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The problem with double brokering freight & how to prevent it

When a broker industry tries to work with another broker industry, they are essentially competing against each other for the same load. This can result in lower prices for the load, which can eat into your profits. As a professional truck driver, you likely know all too well the perils of double brokering.

For those unfamiliar with the term, double brokering occurs when a trucking company accepts a load from a shipper, but then contracts with another carrier to actually transport the load. This can leave drivers in a precarious position, as they may not be aware that they are dealing with a broker rather than a direct shipper.

As a professional truck driver, you know that double brokering is a serious threat to your livelihood. This illegal practice occurs when a load broker is paid by two different parties for the same load, and then only pays the trucker for half of what was promised. Not only does this cost you money, but it also puts you at risk of being sued by either party.

Any truck driver who has been in the business for a while has likely dealt with the frustrating experience of double brokering.

So how can you protect yourself from double brokering?

The best way is to always deal directly with the shipper whenever possible. If you are contacted by a broker about a load, be sure to get all the details in writing before agreeing to anything. And if you do decide to work with a broker, make sure that you have a clear understanding of the terms of your contract and that you are comfortable with the risks involved.


First, make sure you understand the terms of your contract with the broker. If the broker is allowed to sub-broker your load, make sure you are aware of this ahead of time. Second, get everything in writing. Make sure you have a signed contract that outlines the terms of your agreement and specifies what happens if the load is double-brokered.


You should always verify that the company they are working with is reputable with a good track record. This can be done by checking online reviews and talking to other drivers. Drivers should always make sure that the broker has the proper authority before they agree to haul a load. Be cautious about working with new brokerages.

Confirm Booking

To protect yourself from double brokering, carriers should always confirm bookings with the shipper directly in advance.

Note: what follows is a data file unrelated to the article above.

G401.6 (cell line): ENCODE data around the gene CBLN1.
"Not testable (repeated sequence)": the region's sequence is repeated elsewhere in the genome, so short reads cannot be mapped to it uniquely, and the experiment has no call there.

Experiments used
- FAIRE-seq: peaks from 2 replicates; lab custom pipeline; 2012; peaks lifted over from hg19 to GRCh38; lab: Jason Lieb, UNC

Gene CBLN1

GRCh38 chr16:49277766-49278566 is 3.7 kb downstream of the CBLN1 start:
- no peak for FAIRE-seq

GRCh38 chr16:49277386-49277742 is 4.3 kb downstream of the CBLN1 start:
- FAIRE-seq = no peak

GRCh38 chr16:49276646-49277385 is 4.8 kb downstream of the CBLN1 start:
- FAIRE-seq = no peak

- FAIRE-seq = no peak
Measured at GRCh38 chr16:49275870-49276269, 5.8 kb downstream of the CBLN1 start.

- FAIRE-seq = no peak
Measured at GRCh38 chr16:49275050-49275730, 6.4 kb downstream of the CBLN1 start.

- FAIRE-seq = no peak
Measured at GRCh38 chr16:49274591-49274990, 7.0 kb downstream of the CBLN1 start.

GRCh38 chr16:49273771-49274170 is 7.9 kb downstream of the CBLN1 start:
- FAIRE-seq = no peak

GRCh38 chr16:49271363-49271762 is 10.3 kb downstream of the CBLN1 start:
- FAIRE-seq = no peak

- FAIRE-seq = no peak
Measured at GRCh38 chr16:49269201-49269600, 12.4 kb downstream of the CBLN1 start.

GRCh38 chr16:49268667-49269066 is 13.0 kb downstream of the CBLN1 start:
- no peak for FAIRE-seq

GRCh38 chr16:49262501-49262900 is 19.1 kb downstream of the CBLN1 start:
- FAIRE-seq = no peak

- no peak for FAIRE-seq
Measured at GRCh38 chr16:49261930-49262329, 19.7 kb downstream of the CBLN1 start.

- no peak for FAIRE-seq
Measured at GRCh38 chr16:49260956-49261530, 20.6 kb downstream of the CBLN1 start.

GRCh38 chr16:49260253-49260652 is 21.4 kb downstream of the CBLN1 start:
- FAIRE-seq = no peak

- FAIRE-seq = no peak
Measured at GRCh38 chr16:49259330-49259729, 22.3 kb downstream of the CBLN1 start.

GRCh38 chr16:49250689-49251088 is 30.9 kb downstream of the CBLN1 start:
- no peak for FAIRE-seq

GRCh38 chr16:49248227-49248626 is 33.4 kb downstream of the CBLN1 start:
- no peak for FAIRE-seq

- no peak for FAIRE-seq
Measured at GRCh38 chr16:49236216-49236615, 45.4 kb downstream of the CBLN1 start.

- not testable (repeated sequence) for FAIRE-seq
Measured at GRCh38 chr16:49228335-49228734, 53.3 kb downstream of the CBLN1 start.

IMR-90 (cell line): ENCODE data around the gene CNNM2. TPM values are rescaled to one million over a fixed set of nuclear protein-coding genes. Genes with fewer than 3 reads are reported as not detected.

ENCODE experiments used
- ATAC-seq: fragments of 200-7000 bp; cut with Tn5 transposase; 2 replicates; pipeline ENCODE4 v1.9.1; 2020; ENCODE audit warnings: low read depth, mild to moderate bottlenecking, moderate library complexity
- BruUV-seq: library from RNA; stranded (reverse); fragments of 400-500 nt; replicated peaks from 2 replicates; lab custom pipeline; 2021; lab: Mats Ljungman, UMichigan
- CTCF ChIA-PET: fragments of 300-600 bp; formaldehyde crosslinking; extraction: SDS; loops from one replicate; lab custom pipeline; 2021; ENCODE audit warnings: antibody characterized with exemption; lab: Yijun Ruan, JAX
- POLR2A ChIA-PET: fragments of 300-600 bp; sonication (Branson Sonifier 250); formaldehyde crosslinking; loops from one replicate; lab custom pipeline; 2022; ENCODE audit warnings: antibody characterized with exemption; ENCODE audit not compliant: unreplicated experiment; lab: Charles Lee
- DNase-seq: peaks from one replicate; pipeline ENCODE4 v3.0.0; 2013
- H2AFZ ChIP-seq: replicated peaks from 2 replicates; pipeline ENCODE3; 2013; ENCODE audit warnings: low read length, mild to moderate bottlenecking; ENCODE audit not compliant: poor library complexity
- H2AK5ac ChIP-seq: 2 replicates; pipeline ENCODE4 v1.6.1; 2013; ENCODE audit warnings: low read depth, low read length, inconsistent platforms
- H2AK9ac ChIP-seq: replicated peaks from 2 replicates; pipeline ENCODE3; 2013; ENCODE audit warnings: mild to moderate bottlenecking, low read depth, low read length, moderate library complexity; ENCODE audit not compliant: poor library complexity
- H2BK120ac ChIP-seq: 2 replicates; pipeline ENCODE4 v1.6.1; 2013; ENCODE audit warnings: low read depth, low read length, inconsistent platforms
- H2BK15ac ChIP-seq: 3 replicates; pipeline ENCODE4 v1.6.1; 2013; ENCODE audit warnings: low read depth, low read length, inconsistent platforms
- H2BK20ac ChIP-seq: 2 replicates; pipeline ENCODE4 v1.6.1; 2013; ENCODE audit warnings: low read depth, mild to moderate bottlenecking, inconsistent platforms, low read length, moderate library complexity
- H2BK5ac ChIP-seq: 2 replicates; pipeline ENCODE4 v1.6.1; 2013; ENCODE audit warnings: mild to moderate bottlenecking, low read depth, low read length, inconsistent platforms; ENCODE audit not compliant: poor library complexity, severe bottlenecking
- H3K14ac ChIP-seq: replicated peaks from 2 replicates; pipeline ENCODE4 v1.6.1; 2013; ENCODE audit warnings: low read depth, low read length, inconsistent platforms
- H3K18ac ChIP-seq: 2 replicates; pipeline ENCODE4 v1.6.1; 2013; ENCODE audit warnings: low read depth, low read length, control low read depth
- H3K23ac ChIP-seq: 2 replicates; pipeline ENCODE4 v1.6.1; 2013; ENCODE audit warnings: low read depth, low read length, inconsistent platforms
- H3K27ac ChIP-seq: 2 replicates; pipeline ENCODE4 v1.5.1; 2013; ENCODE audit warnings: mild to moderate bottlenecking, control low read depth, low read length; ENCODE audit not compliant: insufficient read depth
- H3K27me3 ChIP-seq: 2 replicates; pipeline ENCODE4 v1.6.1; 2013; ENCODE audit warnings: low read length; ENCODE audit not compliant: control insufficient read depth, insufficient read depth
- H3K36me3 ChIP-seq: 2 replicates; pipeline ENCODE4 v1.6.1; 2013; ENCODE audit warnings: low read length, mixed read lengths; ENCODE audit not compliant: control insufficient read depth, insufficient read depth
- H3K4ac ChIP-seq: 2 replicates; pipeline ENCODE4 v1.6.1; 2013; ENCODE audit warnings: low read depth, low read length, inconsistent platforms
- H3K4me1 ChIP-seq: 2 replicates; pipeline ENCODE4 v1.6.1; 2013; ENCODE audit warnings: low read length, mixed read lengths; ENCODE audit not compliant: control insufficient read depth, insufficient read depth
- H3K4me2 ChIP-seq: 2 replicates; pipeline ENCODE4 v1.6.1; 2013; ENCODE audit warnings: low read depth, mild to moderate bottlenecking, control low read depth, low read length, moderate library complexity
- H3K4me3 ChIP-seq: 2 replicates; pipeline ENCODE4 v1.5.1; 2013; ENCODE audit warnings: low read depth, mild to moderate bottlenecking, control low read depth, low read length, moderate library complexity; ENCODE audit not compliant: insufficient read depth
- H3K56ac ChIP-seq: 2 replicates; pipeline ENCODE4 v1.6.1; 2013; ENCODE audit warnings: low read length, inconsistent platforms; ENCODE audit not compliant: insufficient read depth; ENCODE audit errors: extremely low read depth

Red flags to look out for 🚩 🚩🚩

You can also keep an eye out for certain red flags that may indicate that a broker is trying to double broker. For example, if a broker asks you to quote a price without giving any information about the load, be suspicious. Double brokering is not always avoidable, but if you are aware of it, you can protect yourself from being taken advantage of.

If you're repeatedly asked to pick up loads from different locations, it may be an indication that the company is having difficulty finding their own drivers. In addition, if you're given little information about the load or the destination, it could be a sign that the company is trying to cut corners. If you see any of these red flags, it's important to proceed with caution and make sure that you have all the information you need before agreeing to haul the load.

You need to be on the lookout for brokers who are only interested in working with one carrier. This is a huge red flag, because it means that they're not really interested in getting the best deal for you. Instead, they're only interested in getting the best deal for themselves. You should also be wary of brokers who are constantly changing their rates.

This is another big red flag, because it means that they're not stable and they're not likely to give you a fair rate. Finally, you should avoid brokers who try to pressure you into signing a contract before you've had a chance to read it over. This is a major red flag, because it means that they're not interested in giving you a fair deal. If you see any of these red flags, then you should definitely steer clear of that particular broker.

Be sure to get everything in writing, and don't hesitate to ask questions if anything is unclear. Next, keep track of your interactions with the broker. If possible, keep a paper trail of all communications (including emails, text messages, and phone calls). This will come in handy if you need to prove that the broker promised you a load. Finally, don't be afraid to walk away from a deal that doesn't feel right.

If something seems too good to be true, it probably is. By following these simple tips, you can help protect yourself from being taken advantage of by unscrupulous brokers.

Want to learn about hiring a new driver? check out our other blog How to Hire an Independent Box Truck or Cargo Van Delivery Driver for Your Business.


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